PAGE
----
Frailty is associated with adverse events, length of stay, and nonhome discharge after vascular surgery. Frailty measures based on walking-based tests may be impractical or invalid for patients with walking impairment from symptoms or sequelae of vascular disease. We hypothesized that grip strength is associated with frailty, comorbidity, and cardiac risk among patients with vascular disease.
Dominant hand grip strength was measured during ambulatory clinic visits among patients with vascular disease (abdominal aortic aneurysm [AAA], carotid stenosis, and peripheral artery disease [PAD]). Frailty prevalence was defined on the basis of the 20th percentile of community-dwelling population estimates adjusted for age, gender, and body mass index. Associations between grip strength, Charlson Comorbidity Index (CCI), Revised Cardiac Risk Index (RCRI), and sarcopenia (based on total psoas area for patients with cross-sectional abdominal imaging) were evaluated using linear and logistic regression.
Grip strength was measured in 311 participants; all had sufficient data for CCI calculation, 217 (69.8%) had sufficient data for RCRI, and 88 (28.3%) had cross-sectional imaging permitting psoas measurement. Eighty-six participants (27.7%) were categorized as frail on the basis of grip strength. Frailty was associated with CCI (odds ratio, 1.86; 95% confidence interval, 1.34-2.57; P = .0002) in the multivariable model. Frail participants also had a higher average number of RCRI components vs nonfrail patients (mean ± standard deviation, 1.8 ± 0.8 for frail vs 1.5 ± 0.7 for nonfrail; P = .018); frailty was also associated with RCRI in the adjusted multivariable model (odds ratio, 1.75; 95% confidence interval, 1.16-2.64; P = .008). Total psoas area was lower among patients categorized as frail vs nonfrail on the basis of grip strength (21.0 ± 6.6 vs 25.4 ± 7.4; P = .010). Each 10 cm2 increase in psoas area was associated with a 5.7 kg increase in grip strength in a multivariable model adjusting for age and gender (P < .0001). Adjusted least squares mean psoas diameter estimates were 25.5 ± 1.1 cm2 for participants with AAA, 26.7 ± 2.0 cm2 for participants with carotid stenosis, and 22.7 ± 0.8 cm2 for participants with PAD (P = .053 for PAD vs AAA; P = .057 for PAD vs carotid stenosis; and P = .564 for AAA vs carotid stenosis).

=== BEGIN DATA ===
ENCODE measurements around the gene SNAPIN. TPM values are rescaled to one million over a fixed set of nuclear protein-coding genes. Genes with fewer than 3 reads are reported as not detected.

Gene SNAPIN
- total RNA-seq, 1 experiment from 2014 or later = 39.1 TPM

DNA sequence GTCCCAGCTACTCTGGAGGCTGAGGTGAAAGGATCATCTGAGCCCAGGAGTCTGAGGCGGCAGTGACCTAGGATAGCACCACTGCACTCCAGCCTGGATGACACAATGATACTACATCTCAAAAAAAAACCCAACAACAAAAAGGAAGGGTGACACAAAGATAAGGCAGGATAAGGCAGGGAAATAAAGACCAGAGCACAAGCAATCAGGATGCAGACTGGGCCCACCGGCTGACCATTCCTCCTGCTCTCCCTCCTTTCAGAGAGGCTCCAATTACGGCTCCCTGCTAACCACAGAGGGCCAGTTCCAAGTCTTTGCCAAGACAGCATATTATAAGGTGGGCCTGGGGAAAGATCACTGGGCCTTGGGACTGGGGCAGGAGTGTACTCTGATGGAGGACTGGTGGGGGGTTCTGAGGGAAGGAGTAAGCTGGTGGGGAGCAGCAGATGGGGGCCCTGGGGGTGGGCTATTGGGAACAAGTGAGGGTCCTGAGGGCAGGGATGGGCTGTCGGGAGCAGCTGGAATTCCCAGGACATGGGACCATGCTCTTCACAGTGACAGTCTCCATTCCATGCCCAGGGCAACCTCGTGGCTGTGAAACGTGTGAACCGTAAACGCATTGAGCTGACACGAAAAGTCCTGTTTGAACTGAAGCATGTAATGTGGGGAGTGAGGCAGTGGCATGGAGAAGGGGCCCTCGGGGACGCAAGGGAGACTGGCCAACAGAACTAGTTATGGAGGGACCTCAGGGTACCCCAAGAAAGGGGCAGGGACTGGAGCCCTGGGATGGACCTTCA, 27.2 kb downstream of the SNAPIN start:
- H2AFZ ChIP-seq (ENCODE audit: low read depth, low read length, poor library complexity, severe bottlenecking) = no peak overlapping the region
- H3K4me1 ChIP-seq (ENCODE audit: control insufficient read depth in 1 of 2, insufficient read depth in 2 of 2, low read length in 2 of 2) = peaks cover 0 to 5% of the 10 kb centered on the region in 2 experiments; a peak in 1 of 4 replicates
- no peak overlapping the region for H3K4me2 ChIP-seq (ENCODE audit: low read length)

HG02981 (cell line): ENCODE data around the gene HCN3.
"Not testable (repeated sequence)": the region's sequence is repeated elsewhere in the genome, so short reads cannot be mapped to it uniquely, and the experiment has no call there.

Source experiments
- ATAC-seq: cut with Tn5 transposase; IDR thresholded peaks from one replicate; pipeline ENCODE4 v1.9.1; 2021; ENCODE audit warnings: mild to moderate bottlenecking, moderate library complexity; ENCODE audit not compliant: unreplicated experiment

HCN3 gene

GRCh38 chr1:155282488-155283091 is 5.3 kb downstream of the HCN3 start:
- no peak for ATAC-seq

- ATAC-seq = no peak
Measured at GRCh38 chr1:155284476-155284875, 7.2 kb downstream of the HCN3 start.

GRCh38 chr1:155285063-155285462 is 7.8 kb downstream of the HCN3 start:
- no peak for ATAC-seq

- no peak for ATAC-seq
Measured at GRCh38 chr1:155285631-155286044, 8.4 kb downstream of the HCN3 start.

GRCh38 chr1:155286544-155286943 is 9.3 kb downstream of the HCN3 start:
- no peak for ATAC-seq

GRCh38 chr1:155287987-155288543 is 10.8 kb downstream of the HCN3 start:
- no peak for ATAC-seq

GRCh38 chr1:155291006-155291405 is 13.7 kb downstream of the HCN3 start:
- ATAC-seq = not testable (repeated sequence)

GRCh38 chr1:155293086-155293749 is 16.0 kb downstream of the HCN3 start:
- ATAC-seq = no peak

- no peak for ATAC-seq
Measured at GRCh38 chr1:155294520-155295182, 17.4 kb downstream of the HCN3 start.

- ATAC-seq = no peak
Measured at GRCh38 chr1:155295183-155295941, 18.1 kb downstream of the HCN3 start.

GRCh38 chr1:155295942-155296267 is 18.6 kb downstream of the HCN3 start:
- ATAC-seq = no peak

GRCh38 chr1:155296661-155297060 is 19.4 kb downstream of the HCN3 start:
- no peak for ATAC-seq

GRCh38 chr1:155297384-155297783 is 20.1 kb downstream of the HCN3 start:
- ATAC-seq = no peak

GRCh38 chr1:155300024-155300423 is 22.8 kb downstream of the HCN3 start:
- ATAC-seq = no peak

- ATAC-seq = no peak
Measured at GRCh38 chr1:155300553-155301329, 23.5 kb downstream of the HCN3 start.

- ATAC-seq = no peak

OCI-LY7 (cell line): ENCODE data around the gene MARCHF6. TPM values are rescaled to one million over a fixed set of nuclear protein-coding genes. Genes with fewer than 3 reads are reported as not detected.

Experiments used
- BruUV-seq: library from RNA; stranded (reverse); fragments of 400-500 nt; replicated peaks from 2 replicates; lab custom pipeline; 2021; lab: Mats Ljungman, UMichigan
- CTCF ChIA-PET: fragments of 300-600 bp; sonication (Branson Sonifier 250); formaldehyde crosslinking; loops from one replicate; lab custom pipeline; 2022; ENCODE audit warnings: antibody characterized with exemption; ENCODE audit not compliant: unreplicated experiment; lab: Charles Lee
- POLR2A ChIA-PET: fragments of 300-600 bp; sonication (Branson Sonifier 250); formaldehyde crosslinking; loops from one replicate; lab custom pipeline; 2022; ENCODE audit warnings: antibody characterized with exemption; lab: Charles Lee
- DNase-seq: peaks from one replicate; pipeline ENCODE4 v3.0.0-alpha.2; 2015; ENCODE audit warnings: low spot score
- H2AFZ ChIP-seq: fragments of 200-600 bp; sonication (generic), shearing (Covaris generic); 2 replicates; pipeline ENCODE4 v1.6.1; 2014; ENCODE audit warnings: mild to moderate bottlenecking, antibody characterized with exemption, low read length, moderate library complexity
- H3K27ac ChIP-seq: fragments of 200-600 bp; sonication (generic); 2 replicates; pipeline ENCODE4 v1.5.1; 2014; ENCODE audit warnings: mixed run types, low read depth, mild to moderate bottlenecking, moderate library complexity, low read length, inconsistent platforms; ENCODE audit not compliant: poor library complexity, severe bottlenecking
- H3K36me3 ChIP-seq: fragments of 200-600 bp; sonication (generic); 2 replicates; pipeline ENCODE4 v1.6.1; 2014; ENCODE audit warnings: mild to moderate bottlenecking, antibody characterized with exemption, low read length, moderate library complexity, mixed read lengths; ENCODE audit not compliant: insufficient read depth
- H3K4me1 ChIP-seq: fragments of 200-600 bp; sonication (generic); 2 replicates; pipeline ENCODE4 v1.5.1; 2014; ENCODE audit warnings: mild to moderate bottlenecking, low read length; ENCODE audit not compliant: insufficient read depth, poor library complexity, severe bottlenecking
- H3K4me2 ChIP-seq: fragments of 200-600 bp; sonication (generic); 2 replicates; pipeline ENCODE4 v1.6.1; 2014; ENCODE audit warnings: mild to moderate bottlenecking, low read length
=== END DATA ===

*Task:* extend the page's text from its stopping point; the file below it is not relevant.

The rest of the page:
Grip strength is useful for identifying frailty among patients with vascular disease. Frail status based on grip strength is associated with comorbidity, cardiac risk, and sarcopenia in this population. These findings suggest that grip strength may have utility as a simple and inexpensive risk screening tool that is easily implemented in ambulatory clinics, avoids the need for imaging, and overcomes possible limitations of walking-based measures. Lower mean psoas diameters among patients with PAD vs other diagnoses may warrant consideration of specific approaches to morphomic analysis.